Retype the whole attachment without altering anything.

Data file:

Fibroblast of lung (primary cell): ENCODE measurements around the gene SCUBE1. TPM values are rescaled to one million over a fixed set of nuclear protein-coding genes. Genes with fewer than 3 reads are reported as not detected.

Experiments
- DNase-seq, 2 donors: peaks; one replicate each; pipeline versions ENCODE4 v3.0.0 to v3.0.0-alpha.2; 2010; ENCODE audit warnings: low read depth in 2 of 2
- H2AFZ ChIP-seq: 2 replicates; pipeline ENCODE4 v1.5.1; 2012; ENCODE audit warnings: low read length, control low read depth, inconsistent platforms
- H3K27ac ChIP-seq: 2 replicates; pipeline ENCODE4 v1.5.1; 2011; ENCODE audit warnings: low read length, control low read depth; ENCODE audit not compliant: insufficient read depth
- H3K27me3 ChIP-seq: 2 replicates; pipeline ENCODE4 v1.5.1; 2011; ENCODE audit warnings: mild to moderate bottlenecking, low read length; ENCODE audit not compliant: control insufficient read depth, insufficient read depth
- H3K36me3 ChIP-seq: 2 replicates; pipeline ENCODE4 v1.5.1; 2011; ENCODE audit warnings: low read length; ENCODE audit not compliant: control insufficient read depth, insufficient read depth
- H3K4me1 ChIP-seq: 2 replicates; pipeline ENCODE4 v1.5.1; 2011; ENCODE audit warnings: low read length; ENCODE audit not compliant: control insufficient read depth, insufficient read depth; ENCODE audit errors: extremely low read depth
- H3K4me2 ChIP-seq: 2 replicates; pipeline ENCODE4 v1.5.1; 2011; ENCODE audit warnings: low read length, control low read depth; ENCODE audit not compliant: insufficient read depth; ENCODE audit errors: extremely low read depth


Fibroblast of lung (primary cell): ENCODE measurements around the gene SCUBE1. TPM values are rescaled to one million over a fixed set of nuclear protein-coding genes. Genes with fewer than 3 reads are reported as not detected.

Experiments
- DNase-seq, 2 donors: peaks; one replicate each; pipeline versions ENCODE4 v3.0.0 to v3.0.0-alpha.2; 2010; ENCODE audit warnings: low read depth in 2 of 2
- H2AFZ ChIP-seq: 2 replicates; pipeline ENCODE4 v1.5.1; 2012; ENCODE audit warnings: low read length, control low read depth, inconsistent platforms
- H3K27ac ChIP-seq: 2 replicates; pipeline ENCODE4 v1.5.1; 2011; ENCODE audit warnings: low read length, control low read depth; ENCODE audit not compliant: insufficient read depth
- H3K27me3 ChIP-seq: 2 replicates; pipeline ENCODE4 v1.5.1; 2011; ENCODE audit warnings: mild to moderate bottlenecking, low read length; ENCODE audit not compliant: control insufficient read depth, insufficient read depth
- H3K36me3 ChIP-seq: 2 replicates; pipeline ENCODE4 v1.5.1; 2011; ENCODE audit warnings: low read length; ENCODE audit not compliant: control insufficient read depth, insufficient read depth
- H3K4me1 ChIP-seq: 2 replicates; pipeline ENCODE4 v1.5.1; 2011; ENCODE audit warnings: low read length; ENCODE audit not compliant: control insufficient read depth, insufficient read depth; ENCODE audit errors: extremely low read depth
- H3K4me2 ChIP-seq: 2 replicates; pipeline ENCODE4 v1.5.1; 2011; ENCODE audit warnings: low read length, control low read depth; ENCODE audit not compliant: insufficient read depth; ENCODE audit errors: extremely low read depth